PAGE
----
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Effect of emissions from a mercury treating metallurgical works on the intensity of experimental Fasciola hepatica infection in sheep

KRUPICER I, VELEBNY S, LEGATH J
Veterinarni Medicina 41, 1996, 103-106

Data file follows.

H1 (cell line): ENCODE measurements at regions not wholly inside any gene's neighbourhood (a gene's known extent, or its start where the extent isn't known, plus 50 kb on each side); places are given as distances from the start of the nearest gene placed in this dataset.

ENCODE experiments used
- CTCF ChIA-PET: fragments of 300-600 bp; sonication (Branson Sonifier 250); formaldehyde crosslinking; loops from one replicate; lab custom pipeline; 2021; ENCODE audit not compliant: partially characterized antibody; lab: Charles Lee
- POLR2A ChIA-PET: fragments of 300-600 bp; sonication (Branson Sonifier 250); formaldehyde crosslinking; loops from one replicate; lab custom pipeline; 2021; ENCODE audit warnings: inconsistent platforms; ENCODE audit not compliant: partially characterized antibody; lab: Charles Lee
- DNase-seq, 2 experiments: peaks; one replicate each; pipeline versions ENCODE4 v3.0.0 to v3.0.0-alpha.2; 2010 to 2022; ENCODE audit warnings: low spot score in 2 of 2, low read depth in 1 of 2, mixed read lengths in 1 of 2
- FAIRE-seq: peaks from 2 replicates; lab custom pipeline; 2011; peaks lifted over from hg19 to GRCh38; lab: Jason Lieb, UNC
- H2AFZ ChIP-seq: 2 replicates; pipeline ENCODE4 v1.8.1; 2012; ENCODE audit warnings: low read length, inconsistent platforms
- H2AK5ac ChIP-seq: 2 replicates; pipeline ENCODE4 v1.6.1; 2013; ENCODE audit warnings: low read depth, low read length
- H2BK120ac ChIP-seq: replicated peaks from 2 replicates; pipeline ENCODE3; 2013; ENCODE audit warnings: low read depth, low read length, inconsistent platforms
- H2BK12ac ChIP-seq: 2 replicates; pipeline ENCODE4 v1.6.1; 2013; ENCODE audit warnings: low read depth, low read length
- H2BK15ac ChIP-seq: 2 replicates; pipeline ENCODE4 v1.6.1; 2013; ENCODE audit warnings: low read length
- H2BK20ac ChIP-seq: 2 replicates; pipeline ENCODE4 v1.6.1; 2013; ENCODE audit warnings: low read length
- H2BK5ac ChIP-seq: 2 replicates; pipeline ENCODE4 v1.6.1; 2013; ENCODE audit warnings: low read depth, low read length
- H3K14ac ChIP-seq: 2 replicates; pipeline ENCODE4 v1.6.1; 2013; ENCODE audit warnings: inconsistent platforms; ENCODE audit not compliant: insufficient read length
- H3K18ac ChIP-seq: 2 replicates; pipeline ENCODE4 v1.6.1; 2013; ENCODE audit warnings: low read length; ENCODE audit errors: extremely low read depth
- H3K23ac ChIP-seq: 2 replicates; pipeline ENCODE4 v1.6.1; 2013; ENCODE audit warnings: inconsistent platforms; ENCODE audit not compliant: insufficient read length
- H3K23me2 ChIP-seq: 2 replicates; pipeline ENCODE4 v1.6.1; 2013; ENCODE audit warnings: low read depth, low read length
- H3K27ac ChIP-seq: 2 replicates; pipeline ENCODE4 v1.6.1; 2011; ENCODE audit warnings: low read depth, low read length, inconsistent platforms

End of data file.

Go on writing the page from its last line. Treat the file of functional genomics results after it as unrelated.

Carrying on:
A group of 14 improved Valashka lambs, aged 4 months, body weight 14-16 kg, were used in the experiment studying the effect of subchronic heavy metal intoxication on the course of experimental fasciolosis (Fasciola hepatica). The animals were divided into two groups, each of 7 lambs, 3 lambs - ewes and 4 lambs - rams. Each animal in group I was given orally for 27 days gelatinous capsules containing heavy metal emissions of the following composition: 4.5 mg Hg, 2.9 mg Pb, 147.8 mg Cu, 9.8 mg Zn, 0.9 mg Cr and 0.04 mg Cd per animal and day-Group II served as control. On bay 27, when the administration of heavy metals ceased, each animal in both groups received 250 F. hepatica metacercariae. The animals were sacrificed on Day 110 post infection, their liver necropsied and parenchymatous organs and muscles taken to examine the content of heavy metals. The heavy metal concentrations are presented in Tab. I. In the emission-intoxicated group, the maximum permissible reference level of mercury in the kidneys, liver and muscles was exceeded on the average by 1.94, 0.87 and 0.020 mg Hg/kg, respectively. Cu exceeded the reference level only in the liver, with 261.3 mg Cu/kg. In the kidneys and mucsles, Cu was below the reference levels. An analogous situation was with Zn, Cr and Cd. The F. hepatica infection mean intensity in this animal group was 38.3 +/- 3.01 specimens (min. 34 - max. 46 specimens). In control group, the heavy metal levels were several times lower than the reference values and the infection mean intensity was 27 +/- 5.4 (min. 19 - max. 35 specimens). In subchronically intoxicated animals, the reference values for mercury were exceeded and so were partially those of copper in the parenchymatous organs and muscles. The F. hepatica infection mean intensity also increased, compared with control. The results have proved the negative effect of the metal emissions on the animal immune system, which was manifested by the increased infection intensity


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